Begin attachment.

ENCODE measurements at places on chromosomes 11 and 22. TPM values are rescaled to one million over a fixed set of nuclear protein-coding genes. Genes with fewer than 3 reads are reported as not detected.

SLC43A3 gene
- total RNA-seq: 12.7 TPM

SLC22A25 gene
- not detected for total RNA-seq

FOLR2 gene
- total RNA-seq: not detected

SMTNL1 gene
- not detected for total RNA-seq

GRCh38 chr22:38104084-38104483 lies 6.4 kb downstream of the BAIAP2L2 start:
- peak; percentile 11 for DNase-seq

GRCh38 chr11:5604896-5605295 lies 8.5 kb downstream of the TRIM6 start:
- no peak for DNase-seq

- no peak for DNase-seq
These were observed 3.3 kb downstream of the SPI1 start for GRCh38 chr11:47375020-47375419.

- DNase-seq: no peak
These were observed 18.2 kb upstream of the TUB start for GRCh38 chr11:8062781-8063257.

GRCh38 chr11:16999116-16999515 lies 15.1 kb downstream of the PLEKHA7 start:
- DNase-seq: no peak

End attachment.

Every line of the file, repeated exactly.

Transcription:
ENCODE measurements at places on chromosomes 11 and 22. TPM values are rescaled to one million over a fixed set of nuclear protein-coding genes. Genes with fewer than 3 reads are reported as not detected.

SLC43A3 gene
- total RNA-seq: 12.7 TPM

SLC22A25 gene
- not detected for total RNA-seq

FOLR2 gene
- total RNA-seq: not detected

SMTNL1 gene
- not detected for total RNA-seq

GRCh38 chr22:38104084-38104483 lies 6.4 kb downstream of the BAIAP2L2 start:
- peak; percentile 11 for DNase-seq

GRCh38 chr11:5604896-5605295 lies 8.5 kb downstream of the TRIM6 start:
- no peak for DNase-seq

- no peak for DNase-seq
These were observed 3.3 kb downstream of the SPI1 start for GRCh38 chr11:47375020-47375419.

- DNase-seq: no peak
These were observed 18.2 kb upstream of the TUB start for GRCh38 chr11:8062781-8063257.

GRCh38 chr11:16999116-16999515 lies 15.1 kb downstream of the PLEKHA7 start:
- DNase-seq: no peak